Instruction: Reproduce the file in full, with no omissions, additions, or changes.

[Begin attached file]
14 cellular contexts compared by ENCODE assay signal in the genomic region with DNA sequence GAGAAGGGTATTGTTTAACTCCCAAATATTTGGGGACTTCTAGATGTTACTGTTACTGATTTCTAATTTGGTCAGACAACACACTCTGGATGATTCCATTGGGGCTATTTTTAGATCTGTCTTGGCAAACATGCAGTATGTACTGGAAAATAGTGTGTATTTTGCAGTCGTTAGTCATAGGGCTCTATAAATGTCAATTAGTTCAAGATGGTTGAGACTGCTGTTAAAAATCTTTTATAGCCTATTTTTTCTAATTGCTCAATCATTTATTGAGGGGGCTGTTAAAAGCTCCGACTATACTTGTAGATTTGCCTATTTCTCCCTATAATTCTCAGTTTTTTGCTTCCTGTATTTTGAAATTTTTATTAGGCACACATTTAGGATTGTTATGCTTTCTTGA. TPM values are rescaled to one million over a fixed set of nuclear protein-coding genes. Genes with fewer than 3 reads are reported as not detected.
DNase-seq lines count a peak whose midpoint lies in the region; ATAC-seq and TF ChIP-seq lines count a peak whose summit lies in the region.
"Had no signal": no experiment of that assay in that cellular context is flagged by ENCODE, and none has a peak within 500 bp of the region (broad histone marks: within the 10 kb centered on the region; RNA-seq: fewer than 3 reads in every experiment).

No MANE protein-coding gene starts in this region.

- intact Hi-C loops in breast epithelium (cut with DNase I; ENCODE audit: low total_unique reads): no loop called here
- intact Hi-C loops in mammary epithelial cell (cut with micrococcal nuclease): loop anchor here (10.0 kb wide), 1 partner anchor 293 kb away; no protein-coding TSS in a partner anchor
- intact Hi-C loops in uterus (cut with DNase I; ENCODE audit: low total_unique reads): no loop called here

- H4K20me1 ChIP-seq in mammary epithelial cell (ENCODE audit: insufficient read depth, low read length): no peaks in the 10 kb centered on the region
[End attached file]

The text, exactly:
14 cellular contexts compared by ENCODE assay signal in the genomic region with DNA sequence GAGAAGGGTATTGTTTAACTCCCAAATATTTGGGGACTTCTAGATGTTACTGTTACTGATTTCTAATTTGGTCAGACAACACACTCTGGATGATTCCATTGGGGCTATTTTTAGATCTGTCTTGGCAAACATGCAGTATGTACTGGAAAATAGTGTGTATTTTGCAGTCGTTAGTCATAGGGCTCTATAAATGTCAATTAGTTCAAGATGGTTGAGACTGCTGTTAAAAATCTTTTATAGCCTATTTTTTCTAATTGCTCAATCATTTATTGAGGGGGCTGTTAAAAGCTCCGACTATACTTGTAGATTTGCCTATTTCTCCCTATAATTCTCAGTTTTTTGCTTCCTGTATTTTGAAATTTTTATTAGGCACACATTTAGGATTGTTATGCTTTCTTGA. TPM values are rescaled to one million over a fixed set of nuclear protein-coding genes. Genes with fewer than 3 reads are reported as not detected.
DNase-seq lines count a peak whose midpoint lies in the region; ATAC-seq and TF ChIP-seq lines count a peak whose summit lies in the region.
"Had no signal": no experiment of that assay in that cellular context is flagged by ENCODE, and none has a peak within 500 bp of the region (broad histone marks: within the 10 kb centered on the region; RNA-seq: fewer than 3 reads in every experiment).

No MANE protein-coding gene starts in this region.

- intact Hi-C loops in breast epithelium (cut with DNase I; ENCODE audit: low total_unique reads): no loop called here
- intact Hi-C loops in mammary epithelial cell (cut with micrococcal nuclease): loop anchor here (10.0 kb wide), 1 partner anchor 293 kb away; no protein-coding TSS in a partner anchor
- intact Hi-C loops in uterus (cut with DNase I; ENCODE audit: low total_unique reads): no loop called here

- H4K20me1 ChIP-seq in mammary epithelial cell (ENCODE audit: insufficient read depth, low read length): no peaks in the 10 kb centered on the region